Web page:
I think South Africa does this, but in Kenya, do you build by making your own bricks from the earth right outside the structure being built?
Kenya has that too. That was my initial idea but there’s no soil around here. They build like that where my dad comes from. My gran was 110 when she died in 2016. The living room section of her house was as old as she was. There are old bricks cooked using clay. It’s a beautiful method but to do it here would be ten times more expensive because I’d be carrying in the soil.
There are other ways of making the bricks without firing them; they’re dried by the sun. You just patch them over the years where there are holes. I’m into the idea of a living house that erodes and is rebuilt over and over. It ebbs and flows.
I was having a conversation with a friend who did her Masters on Maasai architecture. She was telling me about the tribe’s tradition of demolishing your hut when you pass on. They build you a house when you are still on earth and when you depart, they take it down. I thought that was so philosophical in the sense that you are made one with the soil that houses you.
There is a lot to be learned from that. We are nowhere near that yet.
But we can move toward that horizon.
1 Achille Mbembe: The Idea of a World Without Borders lecture at The European Graduate School / EGS. Saas-Fee, Switzerland. EGS, October 19th, 2018.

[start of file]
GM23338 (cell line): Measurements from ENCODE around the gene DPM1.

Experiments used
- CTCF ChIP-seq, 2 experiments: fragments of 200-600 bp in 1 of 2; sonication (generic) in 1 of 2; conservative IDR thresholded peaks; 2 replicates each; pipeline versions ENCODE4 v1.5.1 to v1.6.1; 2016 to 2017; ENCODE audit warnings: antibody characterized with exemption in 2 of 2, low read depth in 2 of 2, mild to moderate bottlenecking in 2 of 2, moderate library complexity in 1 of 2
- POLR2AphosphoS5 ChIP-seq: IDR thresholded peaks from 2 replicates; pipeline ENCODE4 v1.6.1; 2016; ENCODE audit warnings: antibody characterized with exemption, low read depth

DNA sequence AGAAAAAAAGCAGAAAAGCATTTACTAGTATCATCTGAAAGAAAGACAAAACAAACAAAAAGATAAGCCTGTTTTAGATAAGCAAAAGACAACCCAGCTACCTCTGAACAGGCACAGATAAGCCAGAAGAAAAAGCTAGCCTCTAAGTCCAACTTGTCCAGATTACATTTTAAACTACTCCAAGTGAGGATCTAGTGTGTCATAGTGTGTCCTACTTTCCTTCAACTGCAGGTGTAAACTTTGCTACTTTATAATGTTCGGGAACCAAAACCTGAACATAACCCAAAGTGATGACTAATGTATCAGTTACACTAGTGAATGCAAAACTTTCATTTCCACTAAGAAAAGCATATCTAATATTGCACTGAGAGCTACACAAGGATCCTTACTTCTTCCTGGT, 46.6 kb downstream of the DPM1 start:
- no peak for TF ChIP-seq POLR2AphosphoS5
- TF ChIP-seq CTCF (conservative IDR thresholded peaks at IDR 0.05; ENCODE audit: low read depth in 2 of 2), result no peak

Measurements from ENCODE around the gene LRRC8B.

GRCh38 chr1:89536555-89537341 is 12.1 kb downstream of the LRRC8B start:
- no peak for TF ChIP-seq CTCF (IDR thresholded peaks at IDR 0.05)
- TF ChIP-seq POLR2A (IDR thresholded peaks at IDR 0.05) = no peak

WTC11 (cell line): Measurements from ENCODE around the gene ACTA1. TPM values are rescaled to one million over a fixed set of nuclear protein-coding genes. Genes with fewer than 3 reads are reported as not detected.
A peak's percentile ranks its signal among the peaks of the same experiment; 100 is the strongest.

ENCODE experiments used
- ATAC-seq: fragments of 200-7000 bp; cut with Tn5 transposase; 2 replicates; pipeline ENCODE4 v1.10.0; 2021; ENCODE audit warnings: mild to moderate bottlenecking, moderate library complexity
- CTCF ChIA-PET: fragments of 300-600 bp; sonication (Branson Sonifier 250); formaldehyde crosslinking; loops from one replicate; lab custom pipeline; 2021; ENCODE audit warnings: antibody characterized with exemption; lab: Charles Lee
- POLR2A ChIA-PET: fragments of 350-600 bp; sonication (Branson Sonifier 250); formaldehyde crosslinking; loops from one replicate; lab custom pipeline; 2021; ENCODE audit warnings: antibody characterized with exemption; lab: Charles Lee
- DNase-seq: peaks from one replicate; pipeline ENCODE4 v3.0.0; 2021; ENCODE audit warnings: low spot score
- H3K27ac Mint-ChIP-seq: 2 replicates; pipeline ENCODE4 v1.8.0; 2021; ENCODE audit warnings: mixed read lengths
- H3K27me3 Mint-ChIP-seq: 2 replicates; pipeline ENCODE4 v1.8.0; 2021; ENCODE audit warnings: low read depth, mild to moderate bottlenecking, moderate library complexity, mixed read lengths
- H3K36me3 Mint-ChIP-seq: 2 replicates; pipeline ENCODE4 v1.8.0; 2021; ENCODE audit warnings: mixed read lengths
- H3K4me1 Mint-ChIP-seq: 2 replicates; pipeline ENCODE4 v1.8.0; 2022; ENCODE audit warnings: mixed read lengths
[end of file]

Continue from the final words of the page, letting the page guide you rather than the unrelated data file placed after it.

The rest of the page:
2 Kaspale is a character Syowia has created to intervene in spaces charged with colonial histories and postcolonial activities. They are generally a playful trickster who engages in social satire. They have the task and ability to call out authority when needed. They speak up when others cannot.
3 Burundi officially became part of German East Africa in 1899. Belgian troops stormed and took over the area in 1916 during WWI. In 1923, the League of Nations mandated to Belgium the territory of Ruanda-Urundi, encompassing modern-day Rwanda and Burundi. The territory was annexed to the larger Belgian Congo.
4 In African Space Magicians, Leslie Lokko defines the heritage “industry” as the system that” packages and contains the formal and culturally approved version of events through museums, archives, exhibitions, texts, and so on”
5 The Burundian Civil War was the result of long-held antagonisms between mainly the country’s two largest ethnic groups, the Hutus and Tutsis. The war which erupted in 1993 is generally thought to have ended in 2005, though its devastating repercussions are still felt in the country and in the resulting diaspora.
6 The Scramble for Africa’ was a process that started at the Berlin conference of 1884-1885, where Europeans subdivided into spheres of influence and colonies (Michalopoulos and Papaioannou, 2016).
7 September 2019 – April 2020 exhibition titled AMANI, on the Trail of a Colonial Research Station, at the MARKK Museum, Hamburg, Germany
8 Edouard Glissant: One World In Relation, documentary film directed by Manthia Diawara, 2009
9 Funambulist podcast is a podcast about the politics of Bodies and Space.
This commission is a part of the performingborders 2021 programme, supported by Arts Council England. The full commission by Syowia Kyambi can be seen here: Recipes for Autonomy
Featured image credits: Syowia Kyambi